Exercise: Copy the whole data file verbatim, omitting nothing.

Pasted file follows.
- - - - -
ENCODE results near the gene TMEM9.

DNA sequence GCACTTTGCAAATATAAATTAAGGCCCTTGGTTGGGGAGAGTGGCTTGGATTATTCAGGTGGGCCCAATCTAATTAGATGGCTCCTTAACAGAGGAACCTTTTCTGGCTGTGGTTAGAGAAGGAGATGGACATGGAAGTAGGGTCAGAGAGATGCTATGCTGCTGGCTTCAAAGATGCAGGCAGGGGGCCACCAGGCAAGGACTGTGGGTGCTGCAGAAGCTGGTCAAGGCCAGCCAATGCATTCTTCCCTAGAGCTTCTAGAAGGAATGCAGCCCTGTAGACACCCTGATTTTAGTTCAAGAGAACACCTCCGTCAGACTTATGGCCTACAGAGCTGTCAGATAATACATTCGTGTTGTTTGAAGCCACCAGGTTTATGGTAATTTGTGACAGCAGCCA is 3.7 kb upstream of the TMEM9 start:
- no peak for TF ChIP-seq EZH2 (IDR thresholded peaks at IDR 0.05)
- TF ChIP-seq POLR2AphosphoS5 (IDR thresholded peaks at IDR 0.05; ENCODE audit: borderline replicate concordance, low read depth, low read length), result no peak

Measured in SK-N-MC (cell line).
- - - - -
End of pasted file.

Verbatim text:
ENCODE results near the gene TMEM9.

DNA sequence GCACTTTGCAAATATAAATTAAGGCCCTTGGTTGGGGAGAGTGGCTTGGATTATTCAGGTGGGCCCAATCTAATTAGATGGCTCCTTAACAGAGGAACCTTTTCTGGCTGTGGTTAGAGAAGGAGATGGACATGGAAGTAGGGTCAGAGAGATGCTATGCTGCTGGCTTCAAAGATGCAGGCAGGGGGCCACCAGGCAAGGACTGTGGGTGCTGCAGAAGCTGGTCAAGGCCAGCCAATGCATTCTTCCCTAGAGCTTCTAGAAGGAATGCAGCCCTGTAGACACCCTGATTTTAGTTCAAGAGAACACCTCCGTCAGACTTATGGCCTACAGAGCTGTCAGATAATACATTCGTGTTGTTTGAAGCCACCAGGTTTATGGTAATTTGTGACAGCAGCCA is 3.7 kb upstream of the TMEM9 start:
- no peak for TF ChIP-seq EZH2 (IDR thresholded peaks at IDR 0.05)
- TF ChIP-seq POLR2AphosphoS5 (IDR thresholded peaks at IDR 0.05; ENCODE audit: borderline replicate concordance, low read depth, low read length), result no peak

Measured in SK-N-MC (cell line).